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Have you ever wondered how renowned brands like Toyota and Pepsi have flawless logos, albeit their unique shapes?

The Toyota logo, for example, consists of three oval circles, all in equal proportions.

Attaining this level of perfection is challenging if left to a designer’s dexterity.

That’s why the golden ratio concept comes in. It’s an ancient mathematical ratio designers apply to get the most pleasing proportions of shapes and structures.

With this ratio, designers can meet a layout’s aesthetic demands without doing too much design work. Here’s more about the ratio and how to apply it in graphic design.


What is the Golden Ratio?

The golden ratio is a mathematical ratio expressed as number-1.618 and is represented by a Greek symbol, Phi. It’s also referred to as the Divine Proportion or Golden Mean.

It is used to help designers create uniform compositions in fields such as painting, designing, photography, and others that thrive on balance.

The ratio originates from the famous Fibonacci sequence, the principle of consecutive numbers. According to the theory, each number in the sequence is a sum of the two preceding numbers, i.e., 0, 1, 2, 3, 5, 8, 13, 21, 34, 55 to infinity.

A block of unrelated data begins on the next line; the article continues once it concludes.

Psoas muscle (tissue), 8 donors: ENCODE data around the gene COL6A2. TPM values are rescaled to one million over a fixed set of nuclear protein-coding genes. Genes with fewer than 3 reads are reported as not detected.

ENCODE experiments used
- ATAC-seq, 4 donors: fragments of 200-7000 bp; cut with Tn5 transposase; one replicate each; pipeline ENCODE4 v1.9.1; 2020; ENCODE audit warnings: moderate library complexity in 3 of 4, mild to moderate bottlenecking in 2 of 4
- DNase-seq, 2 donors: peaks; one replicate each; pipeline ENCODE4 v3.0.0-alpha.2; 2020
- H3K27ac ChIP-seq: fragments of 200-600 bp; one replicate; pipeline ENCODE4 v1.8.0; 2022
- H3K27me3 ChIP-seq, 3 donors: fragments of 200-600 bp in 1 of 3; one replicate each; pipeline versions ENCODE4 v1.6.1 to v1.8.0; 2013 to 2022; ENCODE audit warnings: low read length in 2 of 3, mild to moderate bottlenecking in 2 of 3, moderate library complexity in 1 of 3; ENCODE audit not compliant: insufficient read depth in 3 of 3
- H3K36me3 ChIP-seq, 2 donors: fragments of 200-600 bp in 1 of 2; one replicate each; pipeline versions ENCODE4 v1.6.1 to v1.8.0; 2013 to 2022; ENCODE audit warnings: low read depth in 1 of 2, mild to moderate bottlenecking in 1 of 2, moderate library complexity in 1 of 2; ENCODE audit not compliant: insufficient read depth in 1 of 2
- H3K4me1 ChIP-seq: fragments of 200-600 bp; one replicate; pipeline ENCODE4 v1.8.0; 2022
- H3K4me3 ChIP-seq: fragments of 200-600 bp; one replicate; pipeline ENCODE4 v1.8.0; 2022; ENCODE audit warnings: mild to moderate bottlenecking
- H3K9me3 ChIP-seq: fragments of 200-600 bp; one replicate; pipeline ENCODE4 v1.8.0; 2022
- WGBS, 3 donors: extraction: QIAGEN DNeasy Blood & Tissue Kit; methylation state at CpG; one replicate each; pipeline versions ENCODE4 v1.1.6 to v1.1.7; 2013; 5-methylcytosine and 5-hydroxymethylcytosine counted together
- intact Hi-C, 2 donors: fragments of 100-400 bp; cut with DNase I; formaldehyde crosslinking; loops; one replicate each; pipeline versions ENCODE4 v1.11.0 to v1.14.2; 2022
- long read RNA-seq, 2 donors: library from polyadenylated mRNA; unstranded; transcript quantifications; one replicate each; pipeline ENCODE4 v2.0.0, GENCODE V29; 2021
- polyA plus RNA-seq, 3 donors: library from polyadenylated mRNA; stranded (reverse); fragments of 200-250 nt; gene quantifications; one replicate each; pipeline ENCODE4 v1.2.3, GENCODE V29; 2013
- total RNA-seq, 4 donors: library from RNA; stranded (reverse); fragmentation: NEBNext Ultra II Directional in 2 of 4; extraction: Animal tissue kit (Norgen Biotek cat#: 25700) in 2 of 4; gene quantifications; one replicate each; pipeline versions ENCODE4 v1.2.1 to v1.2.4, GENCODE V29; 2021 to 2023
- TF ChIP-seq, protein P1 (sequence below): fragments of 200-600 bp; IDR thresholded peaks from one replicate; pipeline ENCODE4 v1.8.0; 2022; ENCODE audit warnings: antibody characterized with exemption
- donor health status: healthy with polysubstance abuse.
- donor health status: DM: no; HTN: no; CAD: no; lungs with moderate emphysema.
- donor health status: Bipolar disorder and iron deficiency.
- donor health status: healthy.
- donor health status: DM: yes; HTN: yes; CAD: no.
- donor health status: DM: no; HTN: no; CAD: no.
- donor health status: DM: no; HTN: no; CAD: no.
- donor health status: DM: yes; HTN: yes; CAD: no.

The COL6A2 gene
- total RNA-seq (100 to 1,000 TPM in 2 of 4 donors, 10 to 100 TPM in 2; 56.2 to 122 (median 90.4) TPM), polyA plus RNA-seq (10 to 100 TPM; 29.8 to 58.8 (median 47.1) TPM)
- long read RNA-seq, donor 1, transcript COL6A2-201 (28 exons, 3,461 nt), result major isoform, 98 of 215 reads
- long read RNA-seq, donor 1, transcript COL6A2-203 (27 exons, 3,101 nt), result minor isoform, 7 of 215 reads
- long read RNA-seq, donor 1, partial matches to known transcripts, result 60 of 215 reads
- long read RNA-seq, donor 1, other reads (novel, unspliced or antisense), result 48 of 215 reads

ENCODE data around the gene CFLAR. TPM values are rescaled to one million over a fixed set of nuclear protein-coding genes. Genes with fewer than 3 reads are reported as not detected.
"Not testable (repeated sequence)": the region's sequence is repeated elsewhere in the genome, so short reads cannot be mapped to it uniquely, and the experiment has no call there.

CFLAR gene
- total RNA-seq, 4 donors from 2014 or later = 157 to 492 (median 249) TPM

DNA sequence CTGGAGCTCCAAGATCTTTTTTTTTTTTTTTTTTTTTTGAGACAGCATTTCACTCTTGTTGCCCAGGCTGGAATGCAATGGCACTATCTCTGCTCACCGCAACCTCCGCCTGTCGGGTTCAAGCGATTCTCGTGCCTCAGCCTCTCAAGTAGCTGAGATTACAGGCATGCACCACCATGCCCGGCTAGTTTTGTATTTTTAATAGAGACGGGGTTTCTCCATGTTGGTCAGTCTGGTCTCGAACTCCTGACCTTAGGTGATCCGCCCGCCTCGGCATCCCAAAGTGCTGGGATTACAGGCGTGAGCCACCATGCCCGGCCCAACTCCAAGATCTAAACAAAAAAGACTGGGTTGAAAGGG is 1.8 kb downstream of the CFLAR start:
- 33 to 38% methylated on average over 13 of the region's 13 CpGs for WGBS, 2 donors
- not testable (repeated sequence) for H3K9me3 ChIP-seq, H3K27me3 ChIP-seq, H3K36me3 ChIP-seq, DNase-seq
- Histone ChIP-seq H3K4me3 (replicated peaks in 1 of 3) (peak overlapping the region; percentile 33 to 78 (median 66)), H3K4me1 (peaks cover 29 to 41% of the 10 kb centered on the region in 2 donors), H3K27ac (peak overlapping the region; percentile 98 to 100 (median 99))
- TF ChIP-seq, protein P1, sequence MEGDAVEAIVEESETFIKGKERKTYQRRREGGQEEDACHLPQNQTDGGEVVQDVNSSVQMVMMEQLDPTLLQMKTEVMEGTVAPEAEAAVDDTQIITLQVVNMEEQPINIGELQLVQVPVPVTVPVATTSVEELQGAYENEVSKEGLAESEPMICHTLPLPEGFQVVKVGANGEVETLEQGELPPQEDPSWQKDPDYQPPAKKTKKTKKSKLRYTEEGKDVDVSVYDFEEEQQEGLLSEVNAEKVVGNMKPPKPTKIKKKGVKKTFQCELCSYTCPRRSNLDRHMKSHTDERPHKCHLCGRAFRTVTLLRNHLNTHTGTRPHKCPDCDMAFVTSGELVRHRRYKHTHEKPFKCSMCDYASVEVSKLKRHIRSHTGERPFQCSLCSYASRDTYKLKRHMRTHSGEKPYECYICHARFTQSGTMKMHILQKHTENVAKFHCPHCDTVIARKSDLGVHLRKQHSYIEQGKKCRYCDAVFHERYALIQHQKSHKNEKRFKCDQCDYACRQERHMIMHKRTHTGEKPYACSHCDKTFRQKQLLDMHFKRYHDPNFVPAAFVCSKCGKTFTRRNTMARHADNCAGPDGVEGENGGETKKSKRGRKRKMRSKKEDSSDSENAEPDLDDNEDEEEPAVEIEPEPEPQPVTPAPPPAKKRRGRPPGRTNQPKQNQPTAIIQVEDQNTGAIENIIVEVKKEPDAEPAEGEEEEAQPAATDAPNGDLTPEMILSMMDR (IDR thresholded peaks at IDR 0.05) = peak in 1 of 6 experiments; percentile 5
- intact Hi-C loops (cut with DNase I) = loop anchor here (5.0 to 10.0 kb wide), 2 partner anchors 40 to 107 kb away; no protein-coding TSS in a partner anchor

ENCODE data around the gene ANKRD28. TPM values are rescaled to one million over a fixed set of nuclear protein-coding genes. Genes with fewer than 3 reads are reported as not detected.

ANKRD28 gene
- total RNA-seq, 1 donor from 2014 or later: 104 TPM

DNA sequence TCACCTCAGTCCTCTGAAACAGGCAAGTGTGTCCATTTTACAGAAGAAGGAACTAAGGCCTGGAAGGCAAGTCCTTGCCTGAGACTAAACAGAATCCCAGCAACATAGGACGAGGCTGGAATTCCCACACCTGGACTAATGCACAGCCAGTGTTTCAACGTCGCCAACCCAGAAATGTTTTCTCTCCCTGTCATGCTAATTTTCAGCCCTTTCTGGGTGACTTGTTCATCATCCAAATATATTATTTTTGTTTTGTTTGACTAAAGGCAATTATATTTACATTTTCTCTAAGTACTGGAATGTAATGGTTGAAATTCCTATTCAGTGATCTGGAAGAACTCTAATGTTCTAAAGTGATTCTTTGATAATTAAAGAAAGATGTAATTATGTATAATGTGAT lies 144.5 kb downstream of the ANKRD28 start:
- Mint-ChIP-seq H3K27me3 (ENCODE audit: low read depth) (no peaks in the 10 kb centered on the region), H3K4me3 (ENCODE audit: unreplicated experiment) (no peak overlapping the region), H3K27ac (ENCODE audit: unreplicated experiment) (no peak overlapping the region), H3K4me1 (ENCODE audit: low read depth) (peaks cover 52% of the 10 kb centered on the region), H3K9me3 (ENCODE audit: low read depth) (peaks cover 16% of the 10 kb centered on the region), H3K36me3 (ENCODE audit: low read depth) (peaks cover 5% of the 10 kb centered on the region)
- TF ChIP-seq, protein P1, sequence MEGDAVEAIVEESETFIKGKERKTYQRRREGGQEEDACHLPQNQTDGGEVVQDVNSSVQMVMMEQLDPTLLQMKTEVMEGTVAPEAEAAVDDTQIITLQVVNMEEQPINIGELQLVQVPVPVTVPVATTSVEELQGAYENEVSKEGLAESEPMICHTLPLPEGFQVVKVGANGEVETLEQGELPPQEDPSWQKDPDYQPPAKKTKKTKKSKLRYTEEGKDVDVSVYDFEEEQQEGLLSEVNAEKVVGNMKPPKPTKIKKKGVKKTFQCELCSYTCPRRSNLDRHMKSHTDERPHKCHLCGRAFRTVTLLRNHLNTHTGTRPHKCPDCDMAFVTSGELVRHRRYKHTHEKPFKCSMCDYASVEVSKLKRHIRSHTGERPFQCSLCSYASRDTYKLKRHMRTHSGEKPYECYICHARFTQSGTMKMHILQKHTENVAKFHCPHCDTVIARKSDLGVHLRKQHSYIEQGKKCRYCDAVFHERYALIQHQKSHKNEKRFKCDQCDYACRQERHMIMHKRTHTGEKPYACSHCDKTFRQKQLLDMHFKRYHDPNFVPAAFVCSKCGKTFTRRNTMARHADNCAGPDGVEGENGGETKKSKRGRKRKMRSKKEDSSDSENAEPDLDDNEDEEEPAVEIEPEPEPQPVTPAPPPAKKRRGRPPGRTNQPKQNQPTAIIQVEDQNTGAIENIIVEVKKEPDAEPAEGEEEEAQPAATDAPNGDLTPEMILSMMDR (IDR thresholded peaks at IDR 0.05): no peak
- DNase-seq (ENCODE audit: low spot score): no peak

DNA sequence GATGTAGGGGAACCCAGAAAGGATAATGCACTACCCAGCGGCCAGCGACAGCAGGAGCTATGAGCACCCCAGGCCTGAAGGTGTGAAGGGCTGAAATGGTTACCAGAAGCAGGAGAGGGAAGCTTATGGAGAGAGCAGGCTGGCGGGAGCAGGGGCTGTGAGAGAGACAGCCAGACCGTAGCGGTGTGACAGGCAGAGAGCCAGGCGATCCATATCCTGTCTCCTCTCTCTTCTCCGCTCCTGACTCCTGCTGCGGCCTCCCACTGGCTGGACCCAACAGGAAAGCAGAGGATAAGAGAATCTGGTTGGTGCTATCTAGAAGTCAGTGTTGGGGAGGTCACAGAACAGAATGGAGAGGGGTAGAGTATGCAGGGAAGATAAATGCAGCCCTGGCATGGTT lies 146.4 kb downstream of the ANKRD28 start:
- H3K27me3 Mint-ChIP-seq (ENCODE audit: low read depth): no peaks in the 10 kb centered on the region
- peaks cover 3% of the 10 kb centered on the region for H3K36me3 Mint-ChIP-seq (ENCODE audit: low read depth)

As the numbers increase, the ratio between them inches closer to 1:1.618, i.e. A/B= (A+B)/A=1.618. Architects and designers apply this ratio to design visually appealing shapes and structures.

Take a rectangle, for example, with a width of 1. To recreate a similar rectangle with aesthetically pleasing dimensions, multiply the width by the Golden ratio.

As such, the long side becomes 1.618, creating the ideal rectangle. The concept is applied in many fields, making it almost impossible to view the world otherwise.

Architects in the ancient days (1200 AD), for example, applied this ratio to determine the Acropolis’s height and base in Greek. Most books in the library also use this ratio to determine their formats.

Designers also use it to form spirals. Using Fibonacci’s sequence in decreasing order, we can draw a spiral inwards until it reaches the starting point.

This spiral is more visually appealing than an equally balanced spiral. Nature also has a way of showcasing the golden spiral, from hurricanes to galaxies, shells, flowers, and mutant cauliflowers.


How to Use the Golden Ratio in Graphic Design

The beauty of the Golden Ratio is that it’s expressed in a simple number that helps you determine the size of another element. As such, you only need to multiply an element’s size by 1.618.

You can apply the ratio when designing images, layouts, typography, etc. Here are other applications of the ratio in graphic design:

01. Image Composition

You could be designing images, but the lack of uniformity makes them appear untidy. The Golden spiral may be what you need to achieve a harmonious look.

You only need to overlay the spiral on the images to find out if they create harmony. Then, identify the focal points or areas that have the most impact and streamline them.

The golden spiral will also help you determine the elements that must be shifted to make the design more appealing.

02. Defining Hierarchy and Typography

When designing a copy that needs text, it would help to consider the messaging hierarchy in the layout.